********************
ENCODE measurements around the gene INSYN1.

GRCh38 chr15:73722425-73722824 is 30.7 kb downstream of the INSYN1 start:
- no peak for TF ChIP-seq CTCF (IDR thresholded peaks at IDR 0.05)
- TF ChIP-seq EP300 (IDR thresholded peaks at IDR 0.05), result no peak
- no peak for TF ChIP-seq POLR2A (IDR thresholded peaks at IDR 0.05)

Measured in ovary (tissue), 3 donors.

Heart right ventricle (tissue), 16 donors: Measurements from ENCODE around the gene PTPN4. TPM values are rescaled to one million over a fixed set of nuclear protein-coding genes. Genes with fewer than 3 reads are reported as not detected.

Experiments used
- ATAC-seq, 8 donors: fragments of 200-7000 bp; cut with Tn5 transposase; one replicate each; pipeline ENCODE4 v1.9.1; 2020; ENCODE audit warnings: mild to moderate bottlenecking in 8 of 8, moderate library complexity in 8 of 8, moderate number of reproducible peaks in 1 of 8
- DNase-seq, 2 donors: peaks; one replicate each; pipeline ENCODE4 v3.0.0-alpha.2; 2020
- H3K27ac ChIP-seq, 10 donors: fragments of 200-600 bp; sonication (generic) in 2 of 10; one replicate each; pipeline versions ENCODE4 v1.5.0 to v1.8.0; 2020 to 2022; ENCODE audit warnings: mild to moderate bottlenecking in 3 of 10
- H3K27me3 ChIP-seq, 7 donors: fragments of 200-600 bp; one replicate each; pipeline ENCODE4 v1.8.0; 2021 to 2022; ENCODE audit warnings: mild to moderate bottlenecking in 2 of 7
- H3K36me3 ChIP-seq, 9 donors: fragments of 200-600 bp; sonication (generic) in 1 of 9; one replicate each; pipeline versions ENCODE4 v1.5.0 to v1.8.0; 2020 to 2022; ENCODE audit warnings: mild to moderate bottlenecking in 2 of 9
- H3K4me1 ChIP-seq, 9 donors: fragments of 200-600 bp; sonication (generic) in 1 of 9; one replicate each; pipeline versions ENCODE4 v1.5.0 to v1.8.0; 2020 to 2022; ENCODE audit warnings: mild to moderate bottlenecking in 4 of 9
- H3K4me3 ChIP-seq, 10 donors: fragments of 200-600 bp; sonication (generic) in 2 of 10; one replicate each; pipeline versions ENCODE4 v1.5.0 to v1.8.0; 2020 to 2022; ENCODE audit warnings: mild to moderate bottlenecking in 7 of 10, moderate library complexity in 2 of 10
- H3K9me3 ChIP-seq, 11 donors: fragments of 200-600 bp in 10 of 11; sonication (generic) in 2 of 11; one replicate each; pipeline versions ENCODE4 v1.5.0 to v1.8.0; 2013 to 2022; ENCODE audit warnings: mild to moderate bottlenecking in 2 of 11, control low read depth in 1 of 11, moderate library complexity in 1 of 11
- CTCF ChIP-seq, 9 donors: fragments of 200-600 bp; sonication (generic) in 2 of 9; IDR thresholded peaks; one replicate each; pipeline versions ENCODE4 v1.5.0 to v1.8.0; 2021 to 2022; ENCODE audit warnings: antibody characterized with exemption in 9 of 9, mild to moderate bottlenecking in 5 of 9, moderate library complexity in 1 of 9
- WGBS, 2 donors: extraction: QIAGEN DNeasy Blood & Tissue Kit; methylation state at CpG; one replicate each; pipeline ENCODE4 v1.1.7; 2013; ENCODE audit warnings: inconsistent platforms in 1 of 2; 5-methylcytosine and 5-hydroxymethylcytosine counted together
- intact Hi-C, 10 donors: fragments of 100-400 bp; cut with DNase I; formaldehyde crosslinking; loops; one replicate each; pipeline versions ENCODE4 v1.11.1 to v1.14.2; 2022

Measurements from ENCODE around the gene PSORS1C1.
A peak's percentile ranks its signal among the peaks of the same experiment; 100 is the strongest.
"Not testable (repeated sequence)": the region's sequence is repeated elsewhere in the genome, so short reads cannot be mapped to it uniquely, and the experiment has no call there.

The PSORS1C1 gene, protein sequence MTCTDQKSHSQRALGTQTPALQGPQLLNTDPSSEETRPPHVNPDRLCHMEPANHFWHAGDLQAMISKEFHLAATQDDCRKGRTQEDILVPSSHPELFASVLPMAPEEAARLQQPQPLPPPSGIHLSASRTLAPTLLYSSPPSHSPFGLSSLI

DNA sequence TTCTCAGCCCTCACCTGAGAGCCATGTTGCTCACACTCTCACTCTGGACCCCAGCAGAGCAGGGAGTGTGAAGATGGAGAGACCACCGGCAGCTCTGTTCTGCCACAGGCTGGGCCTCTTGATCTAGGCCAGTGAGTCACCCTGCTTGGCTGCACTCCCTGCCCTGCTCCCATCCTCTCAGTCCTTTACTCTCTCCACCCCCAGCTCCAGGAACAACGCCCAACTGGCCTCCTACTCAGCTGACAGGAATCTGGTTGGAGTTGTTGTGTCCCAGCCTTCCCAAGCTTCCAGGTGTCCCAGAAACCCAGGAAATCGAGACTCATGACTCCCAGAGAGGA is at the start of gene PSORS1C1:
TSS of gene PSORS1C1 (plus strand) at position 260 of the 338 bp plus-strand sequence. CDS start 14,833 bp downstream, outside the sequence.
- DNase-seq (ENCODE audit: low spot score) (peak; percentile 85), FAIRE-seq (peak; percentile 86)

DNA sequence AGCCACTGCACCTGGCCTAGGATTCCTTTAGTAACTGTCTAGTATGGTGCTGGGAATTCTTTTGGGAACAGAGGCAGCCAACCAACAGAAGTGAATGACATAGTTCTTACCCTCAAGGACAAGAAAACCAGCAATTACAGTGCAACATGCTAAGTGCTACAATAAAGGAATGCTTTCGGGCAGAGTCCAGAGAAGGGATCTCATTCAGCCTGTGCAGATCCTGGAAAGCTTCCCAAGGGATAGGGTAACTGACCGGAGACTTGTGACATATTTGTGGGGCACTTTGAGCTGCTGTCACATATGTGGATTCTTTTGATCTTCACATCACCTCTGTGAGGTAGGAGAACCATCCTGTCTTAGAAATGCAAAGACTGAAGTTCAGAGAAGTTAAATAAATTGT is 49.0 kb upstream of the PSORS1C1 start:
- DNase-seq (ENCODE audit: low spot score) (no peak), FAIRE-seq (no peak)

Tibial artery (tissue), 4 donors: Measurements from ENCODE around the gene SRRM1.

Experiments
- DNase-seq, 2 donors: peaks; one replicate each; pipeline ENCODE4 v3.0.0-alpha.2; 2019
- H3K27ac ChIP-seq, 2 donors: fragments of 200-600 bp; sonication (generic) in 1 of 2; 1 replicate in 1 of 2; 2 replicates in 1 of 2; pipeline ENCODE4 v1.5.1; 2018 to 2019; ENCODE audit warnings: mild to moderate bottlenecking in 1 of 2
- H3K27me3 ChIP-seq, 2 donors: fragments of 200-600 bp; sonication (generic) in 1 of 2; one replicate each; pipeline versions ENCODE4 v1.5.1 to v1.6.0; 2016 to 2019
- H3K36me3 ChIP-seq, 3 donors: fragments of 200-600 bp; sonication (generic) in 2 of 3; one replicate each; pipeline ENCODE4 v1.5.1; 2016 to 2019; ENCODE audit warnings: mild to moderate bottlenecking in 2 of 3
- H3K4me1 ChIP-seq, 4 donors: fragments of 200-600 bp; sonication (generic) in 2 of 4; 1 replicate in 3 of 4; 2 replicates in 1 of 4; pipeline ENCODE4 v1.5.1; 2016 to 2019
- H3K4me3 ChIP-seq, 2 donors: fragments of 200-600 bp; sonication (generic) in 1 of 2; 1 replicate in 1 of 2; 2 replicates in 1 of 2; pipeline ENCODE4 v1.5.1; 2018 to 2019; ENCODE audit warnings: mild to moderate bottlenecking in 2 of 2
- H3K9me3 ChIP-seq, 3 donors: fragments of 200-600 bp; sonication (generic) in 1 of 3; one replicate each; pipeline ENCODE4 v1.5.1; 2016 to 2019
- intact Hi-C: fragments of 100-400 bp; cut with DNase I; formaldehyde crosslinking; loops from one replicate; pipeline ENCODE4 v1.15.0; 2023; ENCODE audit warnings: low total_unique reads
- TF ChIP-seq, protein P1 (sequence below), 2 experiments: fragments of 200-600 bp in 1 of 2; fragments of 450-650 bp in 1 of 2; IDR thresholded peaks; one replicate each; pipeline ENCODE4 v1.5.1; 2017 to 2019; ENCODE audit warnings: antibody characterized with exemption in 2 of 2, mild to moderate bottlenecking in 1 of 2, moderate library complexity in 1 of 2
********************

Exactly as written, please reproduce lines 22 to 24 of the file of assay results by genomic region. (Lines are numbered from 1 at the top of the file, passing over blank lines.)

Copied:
"Not testable (repeated sequence)": the region's sequence is repeated elsewhere in the genome, so short reads cannot be mapped to it uniquely, and the experiment has no call there.

The PSORS1C1 gene, protein sequence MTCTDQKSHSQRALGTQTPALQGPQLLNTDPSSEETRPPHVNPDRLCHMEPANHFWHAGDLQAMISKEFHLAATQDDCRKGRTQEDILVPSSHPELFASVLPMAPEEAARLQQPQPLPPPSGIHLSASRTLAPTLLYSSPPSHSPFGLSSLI

DNA sequence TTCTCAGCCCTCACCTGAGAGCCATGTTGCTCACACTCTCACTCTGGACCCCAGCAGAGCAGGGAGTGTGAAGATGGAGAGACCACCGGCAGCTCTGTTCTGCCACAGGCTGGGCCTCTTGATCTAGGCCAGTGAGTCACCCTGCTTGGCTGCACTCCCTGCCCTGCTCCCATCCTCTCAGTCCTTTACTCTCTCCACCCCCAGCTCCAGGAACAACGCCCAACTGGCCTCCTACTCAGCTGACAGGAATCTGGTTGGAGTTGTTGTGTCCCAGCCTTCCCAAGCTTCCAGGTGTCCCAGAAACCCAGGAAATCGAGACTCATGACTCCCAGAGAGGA is at the start of gene PSORS1C1: